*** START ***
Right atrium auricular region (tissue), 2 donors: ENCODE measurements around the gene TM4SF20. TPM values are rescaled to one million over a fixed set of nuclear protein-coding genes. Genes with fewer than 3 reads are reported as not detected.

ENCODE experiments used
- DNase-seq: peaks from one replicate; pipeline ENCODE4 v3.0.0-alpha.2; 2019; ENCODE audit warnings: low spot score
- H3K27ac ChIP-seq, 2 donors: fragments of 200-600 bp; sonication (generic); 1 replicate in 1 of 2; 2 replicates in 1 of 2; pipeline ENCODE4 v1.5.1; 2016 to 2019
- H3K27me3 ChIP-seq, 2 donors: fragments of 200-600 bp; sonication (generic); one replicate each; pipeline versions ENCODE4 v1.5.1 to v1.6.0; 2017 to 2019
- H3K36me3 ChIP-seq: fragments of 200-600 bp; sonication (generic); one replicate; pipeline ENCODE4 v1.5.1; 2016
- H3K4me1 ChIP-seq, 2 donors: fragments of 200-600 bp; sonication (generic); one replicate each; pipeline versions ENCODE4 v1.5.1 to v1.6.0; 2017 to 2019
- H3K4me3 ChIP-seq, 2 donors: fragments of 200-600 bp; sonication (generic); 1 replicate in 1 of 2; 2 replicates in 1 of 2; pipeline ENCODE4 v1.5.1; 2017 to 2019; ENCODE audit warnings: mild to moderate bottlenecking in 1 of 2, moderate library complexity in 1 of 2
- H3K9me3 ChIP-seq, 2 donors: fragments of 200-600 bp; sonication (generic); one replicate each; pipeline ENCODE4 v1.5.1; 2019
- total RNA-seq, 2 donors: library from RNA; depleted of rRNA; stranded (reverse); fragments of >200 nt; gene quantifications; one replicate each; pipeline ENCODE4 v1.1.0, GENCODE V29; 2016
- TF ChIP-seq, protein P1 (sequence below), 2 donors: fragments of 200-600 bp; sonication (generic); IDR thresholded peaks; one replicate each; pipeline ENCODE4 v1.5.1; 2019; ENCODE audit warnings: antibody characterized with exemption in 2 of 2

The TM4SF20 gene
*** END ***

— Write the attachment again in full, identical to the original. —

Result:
Right atrium auricular region (tissue), 2 donors: ENCODE measurements around the gene TM4SF20. TPM values are rescaled to one million over a fixed set of nuclear protein-coding genes. Genes with fewer than 3 reads are reported as not detected.

ENCODE experiments used
- DNase-seq: peaks from one replicate; pipeline ENCODE4 v3.0.0-alpha.2; 2019; ENCODE audit warnings: low spot score
- H3K27ac ChIP-seq, 2 donors: fragments of 200-600 bp; sonication (generic); 1 replicate in 1 of 2; 2 replicates in 1 of 2; pipeline ENCODE4 v1.5.1; 2016 to 2019
- H3K27me3 ChIP-seq, 2 donors: fragments of 200-600 bp; sonication (generic); one replicate each; pipeline versions ENCODE4 v1.5.1 to v1.6.0; 2017 to 2019
- H3K36me3 ChIP-seq: fragments of 200-600 bp; sonication (generic); one replicate; pipeline ENCODE4 v1.5.1; 2016
- H3K4me1 ChIP-seq, 2 donors: fragments of 200-600 bp; sonication (generic); one replicate each; pipeline versions ENCODE4 v1.5.1 to v1.6.0; 2017 to 2019
- H3K4me3 ChIP-seq, 2 donors: fragments of 200-600 bp; sonication (generic); 1 replicate in 1 of 2; 2 replicates in 1 of 2; pipeline ENCODE4 v1.5.1; 2017 to 2019; ENCODE audit warnings: mild to moderate bottlenecking in 1 of 2, moderate library complexity in 1 of 2
- H3K9me3 ChIP-seq, 2 donors: fragments of 200-600 bp; sonication (generic); one replicate each; pipeline ENCODE4 v1.5.1; 2019
- total RNA-seq, 2 donors: library from RNA; depleted of rRNA; stranded (reverse); fragments of >200 nt; gene quantifications; one replicate each; pipeline ENCODE4 v1.1.0, GENCODE V29; 2016
- TF ChIP-seq, protein P1 (sequence below), 2 donors: fragments of 200-600 bp; sonication (generic); IDR thresholded peaks; one replicate each; pipeline ENCODE4 v1.5.1; 2019; ENCODE audit warnings: antibody characterized with exemption in 2 of 2

The TM4SF20 gene